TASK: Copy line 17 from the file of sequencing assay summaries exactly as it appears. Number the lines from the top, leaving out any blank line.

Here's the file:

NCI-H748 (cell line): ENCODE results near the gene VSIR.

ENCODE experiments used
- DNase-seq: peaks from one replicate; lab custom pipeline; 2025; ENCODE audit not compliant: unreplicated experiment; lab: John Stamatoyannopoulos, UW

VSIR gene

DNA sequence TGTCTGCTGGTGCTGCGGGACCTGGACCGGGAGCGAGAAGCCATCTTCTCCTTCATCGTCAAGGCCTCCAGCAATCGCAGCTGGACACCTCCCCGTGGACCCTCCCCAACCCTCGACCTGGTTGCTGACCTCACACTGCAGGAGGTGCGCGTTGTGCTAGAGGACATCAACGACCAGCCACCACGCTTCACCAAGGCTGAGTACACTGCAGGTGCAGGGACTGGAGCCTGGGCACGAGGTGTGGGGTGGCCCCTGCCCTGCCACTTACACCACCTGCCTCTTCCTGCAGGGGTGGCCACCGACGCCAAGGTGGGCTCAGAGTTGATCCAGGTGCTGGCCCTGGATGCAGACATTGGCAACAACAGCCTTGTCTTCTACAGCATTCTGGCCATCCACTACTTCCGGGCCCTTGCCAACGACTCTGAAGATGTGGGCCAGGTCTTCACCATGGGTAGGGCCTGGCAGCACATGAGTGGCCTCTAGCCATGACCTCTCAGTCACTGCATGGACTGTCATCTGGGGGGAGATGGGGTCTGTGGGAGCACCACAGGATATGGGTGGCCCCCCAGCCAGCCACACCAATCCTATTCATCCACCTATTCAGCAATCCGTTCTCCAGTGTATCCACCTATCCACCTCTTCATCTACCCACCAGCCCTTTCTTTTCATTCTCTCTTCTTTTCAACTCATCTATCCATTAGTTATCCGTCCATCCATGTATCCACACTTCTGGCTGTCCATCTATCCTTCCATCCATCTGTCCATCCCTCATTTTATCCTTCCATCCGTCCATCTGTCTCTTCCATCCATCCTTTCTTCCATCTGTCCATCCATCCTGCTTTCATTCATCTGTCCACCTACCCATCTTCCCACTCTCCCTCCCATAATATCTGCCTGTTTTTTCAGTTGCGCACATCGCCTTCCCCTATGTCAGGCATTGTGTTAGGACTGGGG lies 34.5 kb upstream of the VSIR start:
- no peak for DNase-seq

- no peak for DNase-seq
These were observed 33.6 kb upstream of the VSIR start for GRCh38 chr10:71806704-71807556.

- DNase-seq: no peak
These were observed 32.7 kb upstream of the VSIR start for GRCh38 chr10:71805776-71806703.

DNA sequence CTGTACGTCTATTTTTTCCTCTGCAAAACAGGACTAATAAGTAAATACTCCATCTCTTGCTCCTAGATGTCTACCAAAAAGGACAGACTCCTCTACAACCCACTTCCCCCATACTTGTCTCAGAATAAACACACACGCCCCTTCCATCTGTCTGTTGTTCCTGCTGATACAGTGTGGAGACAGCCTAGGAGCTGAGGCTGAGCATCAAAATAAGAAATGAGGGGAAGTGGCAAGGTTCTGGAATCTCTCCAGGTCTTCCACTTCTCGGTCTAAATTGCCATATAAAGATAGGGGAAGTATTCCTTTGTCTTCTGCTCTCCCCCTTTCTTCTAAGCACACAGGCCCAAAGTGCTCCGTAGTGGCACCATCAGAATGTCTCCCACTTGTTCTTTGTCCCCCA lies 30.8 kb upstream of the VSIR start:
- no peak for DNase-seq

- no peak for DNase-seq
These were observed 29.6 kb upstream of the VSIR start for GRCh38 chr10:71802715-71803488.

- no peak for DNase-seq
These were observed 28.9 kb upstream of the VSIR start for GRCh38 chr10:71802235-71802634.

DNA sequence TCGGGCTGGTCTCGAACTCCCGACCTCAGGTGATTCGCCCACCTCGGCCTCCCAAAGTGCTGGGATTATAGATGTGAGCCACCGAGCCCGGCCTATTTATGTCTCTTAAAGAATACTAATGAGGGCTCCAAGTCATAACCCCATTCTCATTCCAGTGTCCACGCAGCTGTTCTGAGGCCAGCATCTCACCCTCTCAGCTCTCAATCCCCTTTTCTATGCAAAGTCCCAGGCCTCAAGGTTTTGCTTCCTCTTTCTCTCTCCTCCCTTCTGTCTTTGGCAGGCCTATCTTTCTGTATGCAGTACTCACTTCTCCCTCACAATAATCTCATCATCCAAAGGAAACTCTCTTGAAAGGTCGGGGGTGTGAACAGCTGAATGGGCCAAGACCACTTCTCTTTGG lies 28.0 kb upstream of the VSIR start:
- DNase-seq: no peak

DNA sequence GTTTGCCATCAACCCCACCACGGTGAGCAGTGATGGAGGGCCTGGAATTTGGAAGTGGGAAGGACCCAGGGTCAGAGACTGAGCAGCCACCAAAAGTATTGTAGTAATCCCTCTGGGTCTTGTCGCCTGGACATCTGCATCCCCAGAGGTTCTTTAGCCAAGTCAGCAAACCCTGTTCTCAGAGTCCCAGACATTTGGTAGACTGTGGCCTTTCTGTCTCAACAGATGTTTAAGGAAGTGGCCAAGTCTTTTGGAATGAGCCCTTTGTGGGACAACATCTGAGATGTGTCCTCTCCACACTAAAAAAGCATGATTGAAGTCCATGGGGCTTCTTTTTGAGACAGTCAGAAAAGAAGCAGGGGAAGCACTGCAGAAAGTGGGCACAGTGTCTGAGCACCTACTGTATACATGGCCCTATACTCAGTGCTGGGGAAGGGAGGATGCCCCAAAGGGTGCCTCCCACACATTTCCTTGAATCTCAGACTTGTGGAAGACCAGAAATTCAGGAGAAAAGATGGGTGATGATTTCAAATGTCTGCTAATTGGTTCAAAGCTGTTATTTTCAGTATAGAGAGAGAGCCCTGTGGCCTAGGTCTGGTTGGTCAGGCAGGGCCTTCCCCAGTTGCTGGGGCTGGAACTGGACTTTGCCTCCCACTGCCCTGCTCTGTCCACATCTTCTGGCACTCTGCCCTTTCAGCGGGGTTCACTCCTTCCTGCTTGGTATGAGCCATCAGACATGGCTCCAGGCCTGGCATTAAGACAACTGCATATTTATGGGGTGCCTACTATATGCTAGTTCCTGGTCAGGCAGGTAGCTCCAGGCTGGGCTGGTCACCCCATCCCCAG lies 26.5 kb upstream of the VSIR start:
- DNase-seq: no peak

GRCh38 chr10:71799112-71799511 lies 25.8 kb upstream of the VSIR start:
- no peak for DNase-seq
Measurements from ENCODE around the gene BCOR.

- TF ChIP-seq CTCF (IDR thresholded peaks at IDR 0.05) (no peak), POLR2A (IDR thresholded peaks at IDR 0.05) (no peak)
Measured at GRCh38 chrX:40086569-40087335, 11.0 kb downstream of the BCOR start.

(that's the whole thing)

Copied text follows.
DNA sequence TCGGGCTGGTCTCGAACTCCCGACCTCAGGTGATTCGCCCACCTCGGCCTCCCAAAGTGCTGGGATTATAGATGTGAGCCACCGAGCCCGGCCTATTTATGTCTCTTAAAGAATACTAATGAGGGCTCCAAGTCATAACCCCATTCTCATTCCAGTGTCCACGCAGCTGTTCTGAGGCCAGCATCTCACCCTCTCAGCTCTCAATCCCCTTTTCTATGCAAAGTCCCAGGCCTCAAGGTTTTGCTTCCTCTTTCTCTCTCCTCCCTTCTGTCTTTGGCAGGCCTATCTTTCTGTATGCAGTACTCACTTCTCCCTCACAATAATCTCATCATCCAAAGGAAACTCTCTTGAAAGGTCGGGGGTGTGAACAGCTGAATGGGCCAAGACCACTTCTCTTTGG lies 28.0 kb upstream of the VSIR start: